With a 25% share of the enterprise resource planning (ERP) market, German application-maker SAP can reasonably claim responsibility for the nuts and bolts that underpin global business. Its core ERP software is for many of the world’s largest corporations the engine of enterprise.
But historically, those systems that sit apart from the engine room – such as business intelligence (BI) and business process management (BPM) – have not been seen as SAP’s heartland.
At the company’s Sapphire 2008 user conference in Berlin, however, SAP presented a concerted push to remove that degree of separation. It sought to bring analysis and process management into the fold of ERP while making the ERP platform the medium for collaboration.
SAP’s most explicit display of this desire has been its acquisition of BI vendor Business Objects, announced in October 2007. By linking BI directly into the ERP system, SAP argues, the gap between analysis and execution is eliminated, creating a ‘closed loop’ of performance management.
What does this mean? Timo Elliott, strategic marketing director for Business Objects, says that when BI and ERP are integrated, business processes can be automatically redirected on the basis of analytics, removing the need for explicit decision-making from middle management.
He admits, however, that this ‘closed loop’ of analysis and execution should be possible today, as SAP and Business Objects are technically interoperable already. What has changed since the acquisition, Elliott says, is that the combined company is working on pre-built kits that make integration far slicker.
SAP is looking to close a similar gap with its forthcoming BPM toolset, code-named Galaxy. Not scheduled for mainstream release until 2011, Galaxy is undergoing early testing by select clients such as the German arm of drinks giant Coca-Cola. The company is already a sophisticated BPM user, says Alexander Grobe, innovation specialist in its customer and business strategy department, in that it already documents and models its many business processes – both automated and human – using the process visualisation and navigation tool ARIS from IDS Sheer.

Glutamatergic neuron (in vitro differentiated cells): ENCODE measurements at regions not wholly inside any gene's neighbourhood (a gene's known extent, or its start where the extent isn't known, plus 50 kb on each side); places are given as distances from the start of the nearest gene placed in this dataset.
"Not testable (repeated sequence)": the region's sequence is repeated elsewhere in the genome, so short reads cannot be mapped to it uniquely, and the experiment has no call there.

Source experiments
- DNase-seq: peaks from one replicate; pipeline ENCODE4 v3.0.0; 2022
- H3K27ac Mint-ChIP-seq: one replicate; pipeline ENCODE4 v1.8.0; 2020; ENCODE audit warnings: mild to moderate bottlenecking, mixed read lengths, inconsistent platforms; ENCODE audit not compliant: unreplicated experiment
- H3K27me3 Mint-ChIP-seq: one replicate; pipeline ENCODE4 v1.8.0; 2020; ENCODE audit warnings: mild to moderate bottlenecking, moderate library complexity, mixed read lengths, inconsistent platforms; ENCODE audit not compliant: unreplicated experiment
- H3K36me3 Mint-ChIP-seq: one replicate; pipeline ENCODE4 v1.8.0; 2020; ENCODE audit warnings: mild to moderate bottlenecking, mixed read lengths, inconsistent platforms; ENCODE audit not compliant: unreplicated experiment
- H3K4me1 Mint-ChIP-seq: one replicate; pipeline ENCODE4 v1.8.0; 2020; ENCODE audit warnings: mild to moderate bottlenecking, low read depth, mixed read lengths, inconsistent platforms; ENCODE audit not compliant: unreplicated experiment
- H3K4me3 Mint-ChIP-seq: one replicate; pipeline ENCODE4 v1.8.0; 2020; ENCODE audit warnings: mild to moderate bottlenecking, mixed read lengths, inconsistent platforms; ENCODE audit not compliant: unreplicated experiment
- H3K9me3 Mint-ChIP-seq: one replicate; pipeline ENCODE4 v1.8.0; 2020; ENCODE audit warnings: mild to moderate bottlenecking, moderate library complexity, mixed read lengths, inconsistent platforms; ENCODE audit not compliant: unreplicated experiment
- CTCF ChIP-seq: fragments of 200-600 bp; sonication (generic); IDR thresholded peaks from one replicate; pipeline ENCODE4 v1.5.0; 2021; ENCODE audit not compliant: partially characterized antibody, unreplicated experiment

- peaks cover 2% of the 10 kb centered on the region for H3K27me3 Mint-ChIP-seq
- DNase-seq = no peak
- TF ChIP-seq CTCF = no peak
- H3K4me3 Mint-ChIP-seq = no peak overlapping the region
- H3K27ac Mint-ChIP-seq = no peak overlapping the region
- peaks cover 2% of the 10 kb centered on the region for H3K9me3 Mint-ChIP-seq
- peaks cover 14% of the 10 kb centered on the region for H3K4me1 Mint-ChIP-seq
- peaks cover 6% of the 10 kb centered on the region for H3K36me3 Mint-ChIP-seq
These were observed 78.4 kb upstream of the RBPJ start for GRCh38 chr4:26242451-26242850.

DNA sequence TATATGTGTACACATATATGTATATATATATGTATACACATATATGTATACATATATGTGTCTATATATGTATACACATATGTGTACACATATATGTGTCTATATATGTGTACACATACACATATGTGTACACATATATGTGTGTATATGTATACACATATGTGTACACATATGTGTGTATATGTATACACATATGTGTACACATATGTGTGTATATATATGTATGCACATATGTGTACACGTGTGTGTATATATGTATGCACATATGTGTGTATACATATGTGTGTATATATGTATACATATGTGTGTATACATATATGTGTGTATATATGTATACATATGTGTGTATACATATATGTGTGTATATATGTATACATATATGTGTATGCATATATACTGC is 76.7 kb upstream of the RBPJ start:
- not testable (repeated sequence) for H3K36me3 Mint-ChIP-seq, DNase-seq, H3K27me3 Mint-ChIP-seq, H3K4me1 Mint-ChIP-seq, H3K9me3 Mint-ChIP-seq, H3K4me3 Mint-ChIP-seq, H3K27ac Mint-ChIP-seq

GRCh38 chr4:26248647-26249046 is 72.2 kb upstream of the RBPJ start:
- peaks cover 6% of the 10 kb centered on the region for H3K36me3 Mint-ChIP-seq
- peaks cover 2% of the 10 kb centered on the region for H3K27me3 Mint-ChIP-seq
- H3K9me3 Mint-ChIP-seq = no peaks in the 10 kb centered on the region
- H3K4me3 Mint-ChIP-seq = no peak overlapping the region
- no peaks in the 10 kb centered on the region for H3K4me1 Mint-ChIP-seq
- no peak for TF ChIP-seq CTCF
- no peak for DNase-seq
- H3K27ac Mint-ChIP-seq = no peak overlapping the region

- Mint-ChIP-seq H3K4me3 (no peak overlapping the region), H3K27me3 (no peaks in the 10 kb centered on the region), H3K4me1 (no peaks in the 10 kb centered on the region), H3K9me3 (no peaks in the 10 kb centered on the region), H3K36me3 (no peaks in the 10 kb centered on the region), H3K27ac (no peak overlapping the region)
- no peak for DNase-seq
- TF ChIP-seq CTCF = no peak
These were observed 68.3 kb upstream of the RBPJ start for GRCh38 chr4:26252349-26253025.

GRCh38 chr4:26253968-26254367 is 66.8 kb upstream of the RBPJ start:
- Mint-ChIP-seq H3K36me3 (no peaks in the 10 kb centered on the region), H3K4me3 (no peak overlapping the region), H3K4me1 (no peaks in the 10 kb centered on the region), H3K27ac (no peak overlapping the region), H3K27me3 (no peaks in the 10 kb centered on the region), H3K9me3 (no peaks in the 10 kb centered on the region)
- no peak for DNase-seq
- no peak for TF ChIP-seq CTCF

But a gap between business process modelling and execution persists, a gap where business requirements can be lost in translation. A BPM tool such as Galaxy closes that gap: when a business process analyst makes a change in the model, it directly alters the underlying applications.
What he has seen of Galaxy, says Grobe, has the potential to “close the gap between modelling and executing, and so the gap between IT and business”.
But the gaps that featured most heavily in the rhetoric from SAP executives at Sapphire 2008 were of the inter-organisational kind. Managing business networks is the key to business process innovation, implored co-CEOs Henning Kagermann and Leo Apotheker in each of their keynote addresses.
For Nicholas Lindop, a director at UK chemical manufacturer Pentagon Chemicals, this argument has real substance, and his company’s pre-release test-case use of SAP’s forthcoming software-as-a-service (SaaS) offering Business ByDesign demonstrates how software will underpin such collaboration.
Pentagon is a small organisation that sells its products to global corporations. Using Business ByDesign allows it to remove the unwelcome cost of supporting its own IT infrastructure, but it also lets it employ the same data definitions as its corporate partners, who also use SAP, at a fraction of the cost of their enterprise software deployments.
“Because we are now also using SAP,” says Lindop, “we can align our business metrics with those of our partners right down to the unit of measure.”
As that highlights, SAP sees an opportunity to become the owner not just of the nuts and bolts of business but of the language of business too.
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